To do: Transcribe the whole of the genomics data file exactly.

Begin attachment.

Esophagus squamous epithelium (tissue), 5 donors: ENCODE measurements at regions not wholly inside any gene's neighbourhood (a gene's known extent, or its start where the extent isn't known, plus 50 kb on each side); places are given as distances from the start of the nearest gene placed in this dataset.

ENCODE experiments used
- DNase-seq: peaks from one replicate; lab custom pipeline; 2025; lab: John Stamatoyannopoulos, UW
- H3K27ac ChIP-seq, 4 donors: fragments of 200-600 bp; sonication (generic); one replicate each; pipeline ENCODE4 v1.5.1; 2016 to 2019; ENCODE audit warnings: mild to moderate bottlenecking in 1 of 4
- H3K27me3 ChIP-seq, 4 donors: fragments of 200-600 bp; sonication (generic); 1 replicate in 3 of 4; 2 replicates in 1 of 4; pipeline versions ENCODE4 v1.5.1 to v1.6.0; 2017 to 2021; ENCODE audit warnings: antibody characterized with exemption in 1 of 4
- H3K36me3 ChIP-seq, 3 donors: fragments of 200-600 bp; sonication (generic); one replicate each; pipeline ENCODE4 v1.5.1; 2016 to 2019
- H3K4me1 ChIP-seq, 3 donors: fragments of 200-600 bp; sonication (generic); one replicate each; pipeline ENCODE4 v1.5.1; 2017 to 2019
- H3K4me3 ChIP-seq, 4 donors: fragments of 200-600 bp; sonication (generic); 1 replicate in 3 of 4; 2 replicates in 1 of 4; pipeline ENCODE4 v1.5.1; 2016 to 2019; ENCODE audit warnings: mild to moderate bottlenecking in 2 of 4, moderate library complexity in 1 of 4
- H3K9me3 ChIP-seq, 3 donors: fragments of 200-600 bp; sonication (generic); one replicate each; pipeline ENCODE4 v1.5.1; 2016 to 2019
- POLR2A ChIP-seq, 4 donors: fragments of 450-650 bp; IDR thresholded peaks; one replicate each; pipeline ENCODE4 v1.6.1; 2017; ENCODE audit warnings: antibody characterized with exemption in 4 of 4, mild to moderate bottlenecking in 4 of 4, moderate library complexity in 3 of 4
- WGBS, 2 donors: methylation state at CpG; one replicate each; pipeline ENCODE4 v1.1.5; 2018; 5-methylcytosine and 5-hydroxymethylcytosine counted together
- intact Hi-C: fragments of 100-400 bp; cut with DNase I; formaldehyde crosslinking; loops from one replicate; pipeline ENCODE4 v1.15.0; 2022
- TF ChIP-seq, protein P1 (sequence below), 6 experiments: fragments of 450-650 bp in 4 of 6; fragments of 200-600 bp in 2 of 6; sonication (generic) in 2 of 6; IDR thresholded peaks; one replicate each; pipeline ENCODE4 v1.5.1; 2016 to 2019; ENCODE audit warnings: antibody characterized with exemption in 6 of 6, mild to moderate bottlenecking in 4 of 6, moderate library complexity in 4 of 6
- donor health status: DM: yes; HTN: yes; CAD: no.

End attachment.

Esophagus squamous epithelium (tissue), 5 donors: ENCODE measurements at regions not wholly inside any gene's neighbourhood (a gene's known extent, or its start where the extent isn't known, plus 50 kb on each side); places are given as distances from the start of the nearest gene placed in this dataset.

ENCODE experiments used
- DNase-seq: peaks from one replicate; lab custom pipeline; 2025; lab: John Stamatoyannopoulos, UW
- H3K27ac ChIP-seq, 4 donors: fragments of 200-600 bp; sonication (generic); one replicate each; pipeline ENCODE4 v1.5.1; 2016 to 2019; ENCODE audit warnings: mild to moderate bottlenecking in 1 of 4
- H3K27me3 ChIP-seq, 4 donors: fragments of 200-600 bp; sonication (generic); 1 replicate in 3 of 4; 2 replicates in 1 of 4; pipeline versions ENCODE4 v1.5.1 to v1.6.0; 2017 to 2021; ENCODE audit warnings: antibody characterized with exemption in 1 of 4
- H3K36me3 ChIP-seq, 3 donors: fragments of 200-600 bp; sonication (generic); one replicate each; pipeline ENCODE4 v1.5.1; 2016 to 2019
- H3K4me1 ChIP-seq, 3 donors: fragments of 200-600 bp; sonication (generic); one replicate each; pipeline ENCODE4 v1.5.1; 2017 to 2019
- H3K4me3 ChIP-seq, 4 donors: fragments of 200-600 bp; sonication (generic); 1 replicate in 3 of 4; 2 replicates in 1 of 4; pipeline ENCODE4 v1.5.1; 2016 to 2019; ENCODE audit warnings: mild to moderate bottlenecking in 2 of 4, moderate library complexity in 1 of 4
- H3K9me3 ChIP-seq, 3 donors: fragments of 200-600 bp; sonication (generic); one replicate each; pipeline ENCODE4 v1.5.1; 2016 to 2019
- POLR2A ChIP-seq, 4 donors: fragments of 450-650 bp; IDR thresholded peaks; one replicate each; pipeline ENCODE4 v1.6.1; 2017; ENCODE audit warnings: antibody characterized with exemption in 4 of 4, mild to moderate bottlenecking in 4 of 4, moderate library complexity in 3 of 4
- WGBS, 2 donors: methylation state at CpG; one replicate each; pipeline ENCODE4 v1.1.5; 2018; 5-methylcytosine and 5-hydroxymethylcytosine counted together
- intact Hi-C: fragments of 100-400 bp; cut with DNase I; formaldehyde crosslinking; loops from one replicate; pipeline ENCODE4 v1.15.0; 2022
- TF ChIP-seq, protein P1 (sequence below), 6 experiments: fragments of 450-650 bp in 4 of 6; fragments of 200-600 bp in 2 of 6; sonication (generic) in 2 of 6; IDR thresholded peaks; one replicate each; pipeline ENCODE4 v1.5.1; 2016 to 2019; ENCODE audit warnings: antibody characterized with exemption in 6 of 6, mild to moderate bottlenecking in 4 of 6, moderate library complexity in 4 of 6
- donor health status: DM: yes; HTN: yes; CAD: no.